In sheep talk the only letters used are B and A. A sequence of words is formed by following certain rules. What do you notice when you count the letters in each word?
Zumf makes spectacles for the residents of the planet Zargon, who have either 3 eyes or 4 eyes. How many lenses will Zumf need to make all the different orders for 9 families?
A game for 2 people. Use your skills of addition, subtraction, multiplication and division to blast the asteroids.
You have four jugs of 9, 7, 4 and 2 litres capacity. The 9 litre jug is full of wine, the others are empty. Can you divide the wine into three equal quantities?
A game for 2 people using a pack of cards Turn over 2 cards and try to make an odd number or a multiple of 3.
Ben’s class were cutting up number tracks. First they cut them into twos and added up the numbers on each piece. What patterns could they see?
Here are the prices for 1st and 2nd class mail within the UK. You have an unlimited number of each of these stamps. Which stamps would you need to post a parcel weighing 825g?
There is a clock-face where the numbers have become all mixed up. Can you find out where all the numbers have got to from these ten statements?
On the planet Vuv there are two sorts of creatures. The Zios have 3 legs and the Zepts have 7 legs. The great planetary explorer Nico counted 52 legs. How many Zios and how many Zepts were there?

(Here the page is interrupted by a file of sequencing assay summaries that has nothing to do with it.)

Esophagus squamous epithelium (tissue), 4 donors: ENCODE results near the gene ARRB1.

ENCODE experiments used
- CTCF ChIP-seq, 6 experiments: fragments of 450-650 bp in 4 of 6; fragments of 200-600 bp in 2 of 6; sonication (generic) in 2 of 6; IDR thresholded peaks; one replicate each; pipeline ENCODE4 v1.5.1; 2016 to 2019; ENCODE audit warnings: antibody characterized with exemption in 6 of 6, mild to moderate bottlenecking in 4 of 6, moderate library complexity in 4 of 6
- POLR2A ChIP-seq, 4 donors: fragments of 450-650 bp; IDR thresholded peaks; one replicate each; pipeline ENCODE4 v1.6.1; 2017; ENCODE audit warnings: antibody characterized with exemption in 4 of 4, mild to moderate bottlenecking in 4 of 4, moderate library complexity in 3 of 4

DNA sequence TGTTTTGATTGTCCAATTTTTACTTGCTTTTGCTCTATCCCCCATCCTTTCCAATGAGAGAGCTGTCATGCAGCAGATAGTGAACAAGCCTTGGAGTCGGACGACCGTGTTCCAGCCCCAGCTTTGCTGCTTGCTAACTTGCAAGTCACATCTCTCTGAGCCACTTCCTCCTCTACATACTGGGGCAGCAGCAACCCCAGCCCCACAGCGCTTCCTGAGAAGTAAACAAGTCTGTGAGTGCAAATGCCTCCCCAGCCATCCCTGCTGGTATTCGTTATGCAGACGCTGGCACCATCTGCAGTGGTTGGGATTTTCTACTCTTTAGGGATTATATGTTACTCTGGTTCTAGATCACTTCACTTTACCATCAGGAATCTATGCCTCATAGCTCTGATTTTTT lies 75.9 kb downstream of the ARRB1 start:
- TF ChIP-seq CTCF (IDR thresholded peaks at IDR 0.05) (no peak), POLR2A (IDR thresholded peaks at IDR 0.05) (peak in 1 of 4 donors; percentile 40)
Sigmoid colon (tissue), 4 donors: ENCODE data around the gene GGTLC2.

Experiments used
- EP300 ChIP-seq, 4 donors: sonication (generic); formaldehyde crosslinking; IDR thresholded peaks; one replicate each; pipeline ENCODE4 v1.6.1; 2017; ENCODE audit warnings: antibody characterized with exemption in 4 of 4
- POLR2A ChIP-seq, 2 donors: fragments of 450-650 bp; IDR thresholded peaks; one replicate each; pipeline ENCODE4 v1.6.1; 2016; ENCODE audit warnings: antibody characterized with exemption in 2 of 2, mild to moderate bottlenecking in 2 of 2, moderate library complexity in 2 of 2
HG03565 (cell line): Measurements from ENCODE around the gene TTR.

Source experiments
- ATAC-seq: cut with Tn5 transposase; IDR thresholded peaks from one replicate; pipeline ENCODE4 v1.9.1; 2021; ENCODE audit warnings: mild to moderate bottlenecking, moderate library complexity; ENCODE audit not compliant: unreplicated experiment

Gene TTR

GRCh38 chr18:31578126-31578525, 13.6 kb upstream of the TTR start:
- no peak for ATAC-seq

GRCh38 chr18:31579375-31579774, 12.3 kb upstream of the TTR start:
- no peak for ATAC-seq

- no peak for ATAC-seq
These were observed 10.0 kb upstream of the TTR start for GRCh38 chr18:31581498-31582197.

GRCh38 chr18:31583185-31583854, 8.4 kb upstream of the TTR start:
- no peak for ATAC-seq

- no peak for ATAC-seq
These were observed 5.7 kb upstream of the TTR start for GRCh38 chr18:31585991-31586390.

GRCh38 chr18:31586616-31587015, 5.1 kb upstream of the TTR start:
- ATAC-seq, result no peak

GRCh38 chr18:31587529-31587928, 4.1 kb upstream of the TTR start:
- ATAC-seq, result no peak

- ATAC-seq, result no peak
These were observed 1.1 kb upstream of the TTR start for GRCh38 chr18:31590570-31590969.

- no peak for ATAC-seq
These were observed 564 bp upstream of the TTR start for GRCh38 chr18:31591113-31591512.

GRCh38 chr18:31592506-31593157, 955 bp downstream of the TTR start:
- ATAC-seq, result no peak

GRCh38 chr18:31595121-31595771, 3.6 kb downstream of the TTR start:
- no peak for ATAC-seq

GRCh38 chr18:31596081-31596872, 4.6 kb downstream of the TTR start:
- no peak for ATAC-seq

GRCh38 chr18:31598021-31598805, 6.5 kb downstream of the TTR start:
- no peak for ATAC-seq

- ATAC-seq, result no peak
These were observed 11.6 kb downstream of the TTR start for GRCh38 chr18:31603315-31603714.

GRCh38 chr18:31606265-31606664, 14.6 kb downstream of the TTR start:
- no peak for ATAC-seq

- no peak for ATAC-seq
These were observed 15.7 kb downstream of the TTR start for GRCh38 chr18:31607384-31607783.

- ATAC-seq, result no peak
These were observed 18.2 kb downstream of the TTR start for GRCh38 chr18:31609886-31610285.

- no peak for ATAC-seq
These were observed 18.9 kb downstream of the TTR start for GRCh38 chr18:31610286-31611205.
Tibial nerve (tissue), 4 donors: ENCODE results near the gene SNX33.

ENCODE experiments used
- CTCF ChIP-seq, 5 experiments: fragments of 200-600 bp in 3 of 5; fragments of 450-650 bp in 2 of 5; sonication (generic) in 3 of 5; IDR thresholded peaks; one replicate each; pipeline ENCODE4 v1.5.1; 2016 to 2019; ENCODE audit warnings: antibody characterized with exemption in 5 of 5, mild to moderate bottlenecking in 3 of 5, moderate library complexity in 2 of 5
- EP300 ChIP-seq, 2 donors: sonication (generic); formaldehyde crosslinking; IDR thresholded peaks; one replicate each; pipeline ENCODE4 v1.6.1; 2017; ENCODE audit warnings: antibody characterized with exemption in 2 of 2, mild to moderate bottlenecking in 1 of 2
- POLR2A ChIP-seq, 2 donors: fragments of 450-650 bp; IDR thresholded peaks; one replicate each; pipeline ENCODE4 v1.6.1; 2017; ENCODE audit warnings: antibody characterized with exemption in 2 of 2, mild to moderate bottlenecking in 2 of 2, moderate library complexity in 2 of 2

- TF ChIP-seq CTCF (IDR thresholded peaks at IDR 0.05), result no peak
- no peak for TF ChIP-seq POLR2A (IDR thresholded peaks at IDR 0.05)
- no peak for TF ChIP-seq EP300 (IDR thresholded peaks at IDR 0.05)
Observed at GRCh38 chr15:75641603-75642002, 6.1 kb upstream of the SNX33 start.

Here you see the front and back views of a dodecahedron. Each vertex has been numbered so that the numbers around each pentagonal face add up to 65. Can you find all the missing numbers?
What is happening at each box in these machines?
Write the numbers up to 64 in an interesting way so that the shape they make at the end is interesting, different, more exciting ... than just a square.
Using 3 rods of integer lengths, none longer than 10 units and not using any rod more than once, you can measure all the lengths in whole units from 1 to 10 units. How many ways can you do this?
Can you substitute numbers for the letters in these sums?
How could you put eight beanbags in the hoops so that there are four in the blue hoop, five in the red and six in the yellow? Can you find all the ways of doing this?
Vera is shopping at a market with these coins in her purse. Which things could she give exactly the right amount for?
You have 5 darts and your target score is 44. How many different ways could you score 44?
Winifred Wytsh bought a box each of jelly babies, milk jelly bears, yellow jelly bees and jelly belly beans. In how many different ways could she make a jolly jelly feast with 32 legs?
This problem is based on the story of the Pied Piper of Hamelin. Investigate the different numbers of people and rats there could have been if you know how many legs there are altogether!
Mrs Morgan, the class's teacher, pinned numbers onto the backs of three children. Use the information to find out what the three numbers were.
The Scot, John Napier, invented these strips about 400 years ago to help calculate multiplication and division. Can you work out how to use Napier's bones to find the answer to these multiplications?
Where can you draw a line on a clock face so that the numbers on both sides have the same total?
Place the digits 1 to 9 into the circles so that each side of the triangle adds to the same total.
There were chews for 2p, mini eggs for 3p, Chocko bars for 5p and lollypops for 7p in the sweet shop. What could each of the children buy with their money?